Honours Project Opportunities in Fish Population Ecology

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Lab Members

Interested students should contact Dr. Will Figueira via email at

Research on fish population ecology

Research on fish population ecology

As the name implies, the majority of research projects in this area focus on the population ecology of fishes. This includes studies of how the behaviour of individuals and groups affects survival, growth and reproduction, how environmental and physiological conditions interact with this, and what this all means for the population dynamics of fishes. This research uses basic field techniques including individual marking of fishes, behavioural monitoring and fish censuses as well as lab work to age fish and assess their biochemical condition. We work in both temperate regions around Sydney as well as tropical ones on the Great Barrier Reef. There is also a strong modeling component to the work in the lab with projects looking at the large scale connectivity of marine fish populations using simulated larval transport models (Lagrangian biophysical models) as well as local dynamics using matrix population models.

Mentoring philosophy

Mentoring philosophy

For many, honours is the beginning of a path to post-graduate work (MSc or PhD) and thus you will be treated as such. You will be given access to all the resources the lab has to offer (see below) including all the wonderful and helpful people, and encouraged to develop your project in your own image. You will be given all the tools to learn to conduct sound research and ample opportunity to develop your ideas in a supportive environment. You will interact as equals with other staff and students (honours and post-graduate) and will be encouraged to use their feedback to help disseminate your work in the from of presentations and publications. There is also some support for attending conferences to present your work and you will be encouraged to do that.

Lab Location

We are situated within the Marine Ecology Labs of the Centre for Research on the Ecological Impacts of Coastal Cites (EICC) located in the Edgeworth David Geology Building (A11).

Lab facilities

The Fish Population Ecology Lab and the EICC in combination have a range of facilities to service all areas of research on coastal marine organism. We have field gear stores as well as a workshop and assembly areas for preparation of experimental apparatus. There are also dry labs equipped with dissecting and compound microscopes as well as computer imaging facilities for otolith analysis. There is also a standard complement of laboratory equipment (centrifuges, heating blocks, water baths, etc...) for conducting assays to measure things such as lipid content of organisms. Lastly we have diving support in the form of tanks and BCs as well as lab vehicles to get to and from work sites.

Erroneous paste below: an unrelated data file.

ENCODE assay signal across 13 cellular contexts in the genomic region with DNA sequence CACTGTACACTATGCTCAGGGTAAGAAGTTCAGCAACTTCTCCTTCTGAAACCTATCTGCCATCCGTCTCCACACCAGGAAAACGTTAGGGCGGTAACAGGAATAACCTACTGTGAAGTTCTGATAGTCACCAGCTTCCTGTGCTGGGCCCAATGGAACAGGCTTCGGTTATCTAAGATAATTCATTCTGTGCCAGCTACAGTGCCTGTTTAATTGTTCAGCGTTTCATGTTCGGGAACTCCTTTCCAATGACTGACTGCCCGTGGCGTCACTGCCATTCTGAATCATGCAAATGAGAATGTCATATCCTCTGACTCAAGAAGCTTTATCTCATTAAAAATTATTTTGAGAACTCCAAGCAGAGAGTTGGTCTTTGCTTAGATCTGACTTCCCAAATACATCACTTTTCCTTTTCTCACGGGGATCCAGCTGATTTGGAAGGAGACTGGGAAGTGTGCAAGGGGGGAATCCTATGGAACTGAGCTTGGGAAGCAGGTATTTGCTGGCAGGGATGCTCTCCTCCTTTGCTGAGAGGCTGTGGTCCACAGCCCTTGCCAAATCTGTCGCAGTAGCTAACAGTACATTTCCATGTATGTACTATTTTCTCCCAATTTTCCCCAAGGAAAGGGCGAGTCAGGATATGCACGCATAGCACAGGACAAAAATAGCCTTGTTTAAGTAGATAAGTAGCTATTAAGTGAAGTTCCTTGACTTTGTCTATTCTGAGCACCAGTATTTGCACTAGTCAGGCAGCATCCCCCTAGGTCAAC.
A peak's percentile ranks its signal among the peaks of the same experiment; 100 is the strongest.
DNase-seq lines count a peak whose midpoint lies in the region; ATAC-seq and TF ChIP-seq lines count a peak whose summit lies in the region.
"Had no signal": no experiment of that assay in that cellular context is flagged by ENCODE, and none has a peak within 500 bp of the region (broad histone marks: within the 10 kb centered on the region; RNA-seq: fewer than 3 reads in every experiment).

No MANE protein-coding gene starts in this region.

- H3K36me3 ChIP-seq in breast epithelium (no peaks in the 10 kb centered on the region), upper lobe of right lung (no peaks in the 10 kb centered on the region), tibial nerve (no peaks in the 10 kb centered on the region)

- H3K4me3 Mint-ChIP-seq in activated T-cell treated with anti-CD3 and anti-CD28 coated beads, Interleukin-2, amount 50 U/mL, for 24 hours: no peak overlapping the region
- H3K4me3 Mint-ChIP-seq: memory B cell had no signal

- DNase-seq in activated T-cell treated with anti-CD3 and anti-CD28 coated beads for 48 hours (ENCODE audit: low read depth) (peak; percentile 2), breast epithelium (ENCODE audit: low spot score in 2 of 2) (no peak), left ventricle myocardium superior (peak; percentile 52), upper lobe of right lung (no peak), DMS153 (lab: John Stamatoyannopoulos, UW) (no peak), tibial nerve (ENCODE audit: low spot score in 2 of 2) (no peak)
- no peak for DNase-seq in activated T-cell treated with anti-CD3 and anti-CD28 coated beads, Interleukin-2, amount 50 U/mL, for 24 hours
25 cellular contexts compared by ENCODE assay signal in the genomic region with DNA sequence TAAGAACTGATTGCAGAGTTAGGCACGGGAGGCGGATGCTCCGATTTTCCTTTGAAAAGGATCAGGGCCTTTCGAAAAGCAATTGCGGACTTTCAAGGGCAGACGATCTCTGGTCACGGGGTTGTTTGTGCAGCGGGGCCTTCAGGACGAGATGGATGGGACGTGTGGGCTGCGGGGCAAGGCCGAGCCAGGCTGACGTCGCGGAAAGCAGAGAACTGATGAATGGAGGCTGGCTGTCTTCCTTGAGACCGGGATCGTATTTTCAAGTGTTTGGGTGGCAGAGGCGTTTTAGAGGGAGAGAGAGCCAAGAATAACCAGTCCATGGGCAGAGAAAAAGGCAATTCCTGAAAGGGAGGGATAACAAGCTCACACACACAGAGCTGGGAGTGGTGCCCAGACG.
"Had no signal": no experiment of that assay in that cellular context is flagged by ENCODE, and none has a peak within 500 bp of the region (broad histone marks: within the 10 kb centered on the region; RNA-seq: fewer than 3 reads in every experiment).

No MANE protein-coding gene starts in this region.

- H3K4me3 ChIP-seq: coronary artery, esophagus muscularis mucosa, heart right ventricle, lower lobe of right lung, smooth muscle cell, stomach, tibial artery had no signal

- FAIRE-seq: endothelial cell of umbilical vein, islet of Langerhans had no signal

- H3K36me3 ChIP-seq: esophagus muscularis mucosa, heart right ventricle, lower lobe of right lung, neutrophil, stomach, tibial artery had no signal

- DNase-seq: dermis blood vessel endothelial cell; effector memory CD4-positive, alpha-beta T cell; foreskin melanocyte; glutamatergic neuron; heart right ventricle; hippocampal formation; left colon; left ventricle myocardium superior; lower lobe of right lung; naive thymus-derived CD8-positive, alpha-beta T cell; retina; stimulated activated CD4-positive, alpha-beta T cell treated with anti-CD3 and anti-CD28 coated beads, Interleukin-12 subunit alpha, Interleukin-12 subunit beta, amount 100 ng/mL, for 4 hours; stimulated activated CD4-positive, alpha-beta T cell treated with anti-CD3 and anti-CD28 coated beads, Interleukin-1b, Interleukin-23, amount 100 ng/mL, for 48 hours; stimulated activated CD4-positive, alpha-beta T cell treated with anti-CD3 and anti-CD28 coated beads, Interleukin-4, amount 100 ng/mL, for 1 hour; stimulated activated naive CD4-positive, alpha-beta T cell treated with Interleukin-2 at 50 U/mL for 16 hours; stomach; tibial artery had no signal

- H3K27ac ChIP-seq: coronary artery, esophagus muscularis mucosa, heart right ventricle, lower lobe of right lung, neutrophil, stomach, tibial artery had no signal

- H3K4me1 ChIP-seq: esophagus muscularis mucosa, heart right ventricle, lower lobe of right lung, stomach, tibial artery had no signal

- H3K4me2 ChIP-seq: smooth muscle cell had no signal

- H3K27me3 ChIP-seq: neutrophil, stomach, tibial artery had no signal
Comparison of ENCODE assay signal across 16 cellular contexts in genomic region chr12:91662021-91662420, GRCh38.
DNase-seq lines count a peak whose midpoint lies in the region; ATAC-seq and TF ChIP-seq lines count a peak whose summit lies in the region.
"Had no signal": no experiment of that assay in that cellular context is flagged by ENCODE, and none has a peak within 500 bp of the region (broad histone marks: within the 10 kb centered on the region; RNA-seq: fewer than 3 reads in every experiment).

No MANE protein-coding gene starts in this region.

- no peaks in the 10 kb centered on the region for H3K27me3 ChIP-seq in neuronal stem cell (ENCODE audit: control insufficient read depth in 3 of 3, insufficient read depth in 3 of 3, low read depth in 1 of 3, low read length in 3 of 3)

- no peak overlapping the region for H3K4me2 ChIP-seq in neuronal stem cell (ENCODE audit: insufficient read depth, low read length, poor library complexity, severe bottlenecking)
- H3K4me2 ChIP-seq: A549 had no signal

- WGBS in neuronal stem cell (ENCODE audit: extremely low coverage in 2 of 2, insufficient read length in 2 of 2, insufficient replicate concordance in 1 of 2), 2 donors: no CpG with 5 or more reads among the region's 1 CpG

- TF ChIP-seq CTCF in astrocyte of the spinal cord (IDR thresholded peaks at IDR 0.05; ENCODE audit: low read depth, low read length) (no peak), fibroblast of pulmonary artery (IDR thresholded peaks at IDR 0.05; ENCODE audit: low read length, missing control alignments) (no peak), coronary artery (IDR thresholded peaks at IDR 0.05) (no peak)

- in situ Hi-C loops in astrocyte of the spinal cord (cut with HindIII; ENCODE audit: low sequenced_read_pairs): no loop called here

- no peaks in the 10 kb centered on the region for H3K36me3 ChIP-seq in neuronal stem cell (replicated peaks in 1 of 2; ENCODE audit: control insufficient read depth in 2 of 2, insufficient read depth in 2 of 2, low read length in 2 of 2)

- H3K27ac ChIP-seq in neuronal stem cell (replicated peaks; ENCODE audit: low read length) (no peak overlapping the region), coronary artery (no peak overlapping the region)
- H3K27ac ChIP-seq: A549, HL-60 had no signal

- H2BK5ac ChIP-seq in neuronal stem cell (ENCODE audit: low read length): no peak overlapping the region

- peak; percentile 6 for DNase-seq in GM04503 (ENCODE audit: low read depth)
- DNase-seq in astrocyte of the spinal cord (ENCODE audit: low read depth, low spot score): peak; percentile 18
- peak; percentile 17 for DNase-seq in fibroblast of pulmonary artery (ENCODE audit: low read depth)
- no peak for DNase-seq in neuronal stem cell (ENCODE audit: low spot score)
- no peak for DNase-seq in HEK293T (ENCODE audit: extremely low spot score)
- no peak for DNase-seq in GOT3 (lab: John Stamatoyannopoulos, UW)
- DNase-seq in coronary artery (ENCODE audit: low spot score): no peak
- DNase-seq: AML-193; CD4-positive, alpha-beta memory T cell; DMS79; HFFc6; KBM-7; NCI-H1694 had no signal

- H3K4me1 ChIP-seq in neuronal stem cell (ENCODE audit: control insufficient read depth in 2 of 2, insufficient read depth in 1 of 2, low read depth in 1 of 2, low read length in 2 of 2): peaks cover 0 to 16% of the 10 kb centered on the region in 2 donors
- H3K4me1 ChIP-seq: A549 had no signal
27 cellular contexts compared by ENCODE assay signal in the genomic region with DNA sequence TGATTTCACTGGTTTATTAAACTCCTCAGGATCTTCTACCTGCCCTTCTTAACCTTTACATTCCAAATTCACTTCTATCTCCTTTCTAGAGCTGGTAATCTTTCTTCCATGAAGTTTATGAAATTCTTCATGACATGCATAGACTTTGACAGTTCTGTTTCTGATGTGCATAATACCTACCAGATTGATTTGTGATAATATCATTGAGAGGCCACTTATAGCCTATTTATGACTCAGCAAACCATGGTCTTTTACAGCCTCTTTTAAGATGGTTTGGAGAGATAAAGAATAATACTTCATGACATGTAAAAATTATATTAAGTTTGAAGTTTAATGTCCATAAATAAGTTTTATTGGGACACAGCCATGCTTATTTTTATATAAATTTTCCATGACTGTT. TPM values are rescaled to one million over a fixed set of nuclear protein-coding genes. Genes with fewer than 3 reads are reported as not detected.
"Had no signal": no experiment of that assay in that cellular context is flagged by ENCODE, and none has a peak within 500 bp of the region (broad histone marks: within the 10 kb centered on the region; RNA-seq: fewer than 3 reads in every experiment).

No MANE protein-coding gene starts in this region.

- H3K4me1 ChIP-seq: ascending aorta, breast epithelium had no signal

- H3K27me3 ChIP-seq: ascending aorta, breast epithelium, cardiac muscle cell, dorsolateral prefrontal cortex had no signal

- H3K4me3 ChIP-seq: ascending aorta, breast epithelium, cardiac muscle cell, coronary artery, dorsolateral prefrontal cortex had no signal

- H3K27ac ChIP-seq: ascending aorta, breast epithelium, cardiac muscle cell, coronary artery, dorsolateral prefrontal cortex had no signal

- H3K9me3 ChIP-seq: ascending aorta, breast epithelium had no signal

Projects available for 2010

Honours opportunities are not limited to the list provided below. If you have an idea that falls within the research areas of the lab, please arrange to come and speak with us.

1. Evaluating the role of seal predation on fishes in and outside of marine reserves

Co-supervised by:

  • Dr. Brendan Kelaher, NSW Marine Parks
  • Dr. Melinda Coleman, NSW Marine Parks
Evaluating the role of seal predation on fishes in and outside of marine reserves

The recently created Batemans Bay Marine Park (NSW) contains zones which allow for multiple levels of protection from anthropogenic impacts associated with recreational and commercial use of the aquatic resources within them. There is an expectation that areas protected from fishing will, over time, contain a higher biomass of fish when compared to areas in which fishing is allowed. However humans are not the only top predators in this system and the degree to which these effects are realized may depend upon the impact of the large population of fur seals which inhabit some areas of the park. This project will look at the impact of fur seal feeding on fish populations inside and outside of no-fishing zones around iconic Montague Island which is home to a large colony of New Zealand fur seals and along adjacent stretches of coast where fur seals are less common. Impact will be assessed primarily via the deployment of baited remote underwater video (BRUV) devices and subsequent analysis of recorded images but may also include behavioral observations of seal feeding.